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Brennan criticizes CIA interrogations

February 07, 2013|By Ken Dilanian
  • Assistant to the President for Homeland Security and Counterterrorism John Brennan testifies before the Senate Intelligence Committee.
Assistant to the President for Homeland Security and Counterterrorism… (Win McNamee / Getty Images )

WASHINGTON -- A secret Senate report on harsh CIA interrogations of terrorism suspects makes “rather damning” allegations of mismanagement and misrepresentation by CIA officers that must be investigated, President Obama’s nominee to be CIA director said at his confirmation hearing.

John Brennan, the White House counterterrorism chief, told the Senate Intelligence Committee that “there clearly were a number of things, many things…that were very concerning and disturbing to me and that I would want to look into immediately.”

The classified 6,000-page Senate Intelligence Committee report focused on the now-shuttered CIA program to detain Al Qaeda operatives at then-secret prisons around the world. CIA operatives in some cases utilized “enhanced interrogation techniques” including waterboarding, nudity and extreme temperatures.

Brennan previously has said that the CIA gleaned valuable intelligence from the harsh interrogations of people captured shortly after the terrorist attacks of Sept. 11, 2001.

But after reading a 300-page summary of the classified document, Brennan said Thursday, he has "serious questions about the information I was given at the time."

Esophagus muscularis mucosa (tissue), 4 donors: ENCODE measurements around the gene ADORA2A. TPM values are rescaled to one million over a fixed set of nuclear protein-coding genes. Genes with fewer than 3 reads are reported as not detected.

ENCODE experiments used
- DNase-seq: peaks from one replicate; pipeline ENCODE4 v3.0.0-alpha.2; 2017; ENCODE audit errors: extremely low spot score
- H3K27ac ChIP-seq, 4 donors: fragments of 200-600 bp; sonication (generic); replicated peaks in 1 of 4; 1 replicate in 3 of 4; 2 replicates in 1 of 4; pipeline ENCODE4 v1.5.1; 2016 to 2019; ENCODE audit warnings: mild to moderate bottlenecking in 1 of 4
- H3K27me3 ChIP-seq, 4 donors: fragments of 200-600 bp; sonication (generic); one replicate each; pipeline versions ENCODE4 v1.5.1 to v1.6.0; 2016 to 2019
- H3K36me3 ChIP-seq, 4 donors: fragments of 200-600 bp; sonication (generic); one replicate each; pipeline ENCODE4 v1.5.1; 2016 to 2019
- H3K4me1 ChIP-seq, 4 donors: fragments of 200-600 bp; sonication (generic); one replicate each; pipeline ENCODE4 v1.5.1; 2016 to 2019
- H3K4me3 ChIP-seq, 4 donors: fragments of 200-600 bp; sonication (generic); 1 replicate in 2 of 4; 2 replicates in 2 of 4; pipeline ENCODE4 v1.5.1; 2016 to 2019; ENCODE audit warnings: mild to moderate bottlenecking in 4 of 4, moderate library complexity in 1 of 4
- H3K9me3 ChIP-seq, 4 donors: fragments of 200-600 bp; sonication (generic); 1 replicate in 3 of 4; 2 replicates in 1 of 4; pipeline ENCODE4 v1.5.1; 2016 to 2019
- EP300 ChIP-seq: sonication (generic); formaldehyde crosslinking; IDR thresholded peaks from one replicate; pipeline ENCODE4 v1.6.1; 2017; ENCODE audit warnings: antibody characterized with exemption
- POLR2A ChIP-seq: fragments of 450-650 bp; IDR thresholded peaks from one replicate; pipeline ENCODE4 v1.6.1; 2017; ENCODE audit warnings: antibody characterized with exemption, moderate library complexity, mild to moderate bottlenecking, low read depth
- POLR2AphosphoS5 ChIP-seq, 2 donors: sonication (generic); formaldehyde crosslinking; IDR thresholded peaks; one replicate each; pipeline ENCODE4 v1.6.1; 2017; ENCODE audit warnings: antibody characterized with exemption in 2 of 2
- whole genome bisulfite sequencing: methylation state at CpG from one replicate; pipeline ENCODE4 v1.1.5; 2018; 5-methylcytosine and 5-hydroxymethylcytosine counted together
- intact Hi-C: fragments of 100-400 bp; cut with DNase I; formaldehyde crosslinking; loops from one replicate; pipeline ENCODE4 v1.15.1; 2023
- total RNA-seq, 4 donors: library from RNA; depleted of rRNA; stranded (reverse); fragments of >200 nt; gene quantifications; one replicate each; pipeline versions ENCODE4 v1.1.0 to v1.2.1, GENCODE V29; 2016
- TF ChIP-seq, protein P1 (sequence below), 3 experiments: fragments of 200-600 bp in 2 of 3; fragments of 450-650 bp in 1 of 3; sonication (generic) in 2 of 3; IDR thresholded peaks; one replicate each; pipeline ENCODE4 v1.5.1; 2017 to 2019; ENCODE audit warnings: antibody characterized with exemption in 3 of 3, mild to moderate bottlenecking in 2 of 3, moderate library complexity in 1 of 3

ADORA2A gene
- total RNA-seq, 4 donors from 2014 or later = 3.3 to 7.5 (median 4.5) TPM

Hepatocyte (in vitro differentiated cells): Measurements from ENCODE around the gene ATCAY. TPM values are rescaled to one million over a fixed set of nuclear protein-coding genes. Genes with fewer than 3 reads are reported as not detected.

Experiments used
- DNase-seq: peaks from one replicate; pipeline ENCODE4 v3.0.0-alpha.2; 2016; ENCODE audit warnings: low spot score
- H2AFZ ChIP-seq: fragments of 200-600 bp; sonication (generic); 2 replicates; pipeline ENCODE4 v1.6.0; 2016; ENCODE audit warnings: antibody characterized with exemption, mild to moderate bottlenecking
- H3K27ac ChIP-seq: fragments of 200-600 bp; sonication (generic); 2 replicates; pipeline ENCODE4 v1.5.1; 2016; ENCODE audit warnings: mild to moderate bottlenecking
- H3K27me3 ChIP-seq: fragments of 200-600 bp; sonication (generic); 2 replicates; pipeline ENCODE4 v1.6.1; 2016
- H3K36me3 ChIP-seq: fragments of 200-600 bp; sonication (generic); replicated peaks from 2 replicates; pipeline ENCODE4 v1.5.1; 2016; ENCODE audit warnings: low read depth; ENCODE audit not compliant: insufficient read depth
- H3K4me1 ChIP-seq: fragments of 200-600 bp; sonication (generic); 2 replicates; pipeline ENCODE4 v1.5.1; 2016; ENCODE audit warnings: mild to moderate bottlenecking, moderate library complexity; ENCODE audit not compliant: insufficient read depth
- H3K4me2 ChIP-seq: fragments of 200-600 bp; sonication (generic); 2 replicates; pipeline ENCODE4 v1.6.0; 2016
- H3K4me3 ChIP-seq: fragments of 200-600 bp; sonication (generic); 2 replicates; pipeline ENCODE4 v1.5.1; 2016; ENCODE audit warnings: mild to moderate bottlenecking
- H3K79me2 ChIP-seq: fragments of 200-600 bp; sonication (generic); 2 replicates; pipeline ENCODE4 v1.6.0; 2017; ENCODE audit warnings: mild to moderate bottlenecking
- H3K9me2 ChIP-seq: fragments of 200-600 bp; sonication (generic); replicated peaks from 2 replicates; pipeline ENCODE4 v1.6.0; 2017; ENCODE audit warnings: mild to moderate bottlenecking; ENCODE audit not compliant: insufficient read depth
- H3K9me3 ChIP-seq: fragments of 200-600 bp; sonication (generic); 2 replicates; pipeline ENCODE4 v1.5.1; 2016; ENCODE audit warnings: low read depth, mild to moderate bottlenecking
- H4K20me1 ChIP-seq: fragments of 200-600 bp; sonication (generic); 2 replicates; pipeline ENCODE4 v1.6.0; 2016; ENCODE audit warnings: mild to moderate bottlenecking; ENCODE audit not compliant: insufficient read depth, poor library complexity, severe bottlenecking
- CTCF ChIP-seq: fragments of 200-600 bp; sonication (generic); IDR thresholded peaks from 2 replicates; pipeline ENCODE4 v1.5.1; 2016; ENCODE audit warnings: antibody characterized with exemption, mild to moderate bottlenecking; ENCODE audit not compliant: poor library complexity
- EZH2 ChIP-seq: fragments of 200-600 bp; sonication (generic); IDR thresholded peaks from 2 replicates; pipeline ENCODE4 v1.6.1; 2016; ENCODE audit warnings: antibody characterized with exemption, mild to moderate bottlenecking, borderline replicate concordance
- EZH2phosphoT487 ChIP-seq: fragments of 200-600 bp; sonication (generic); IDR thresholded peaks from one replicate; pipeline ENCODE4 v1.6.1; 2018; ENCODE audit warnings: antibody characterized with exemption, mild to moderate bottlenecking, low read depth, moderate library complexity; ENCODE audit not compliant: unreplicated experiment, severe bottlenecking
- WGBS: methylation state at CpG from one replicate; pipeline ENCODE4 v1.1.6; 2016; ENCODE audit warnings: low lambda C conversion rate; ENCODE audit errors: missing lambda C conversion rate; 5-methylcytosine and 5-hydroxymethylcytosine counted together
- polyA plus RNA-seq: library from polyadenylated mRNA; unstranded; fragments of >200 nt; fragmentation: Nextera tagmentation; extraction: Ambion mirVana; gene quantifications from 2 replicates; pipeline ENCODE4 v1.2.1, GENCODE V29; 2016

If confirmed as CIA chief, Brennan promised to find out “what went wrong in the system, where there were systemic failures, where there was mismanagement in the system.” He added it will be “one of my highest priorities.”

Sen. John D. Rockefeller IV (D-W.Va.)said the interrogation program was "corrupted by personnel with pecuniary conflicts of interest." He did not elaborate.

Brennan was questioned closely about whether he was directly involved in the interrogations, and whether he considered the treatment torture.

Criticism over the issue led Brennan to withdraw his name from consideration as CIA director in 2009.

When the interrogations began in 2002, Brennan was the CIA’s deputy executive director and was copied on dozens of messages involving the program, senators said.

Brennan said he was personally opposed to some of the harsher techniques, including waterboarding, but did not formally object.

“I was cc’d on some of those documents, but I had no oversight of it,” he said. “I professed my personal objections to it but I did not try to stop it because it was something that was being done in a different part of the agency.”

Later in the hearing, Brennan called waterboarding “reprehensible” and said it should have been banned, but he declined to label it torture.

The CIA is preparing a formal response to the committee report. It’s unclear if some or all of the document will be made public.

Obama decided early in his first administration not to create a commission to investigate the interrogations that took place under the Bush administration, which were sanctioned at the time by Justice Department opinions. Criminal investigations into whether CIA officers or contractors exceeded the legal guidance — including in two cases where detainees died in custody – were closed with no criminal changes.

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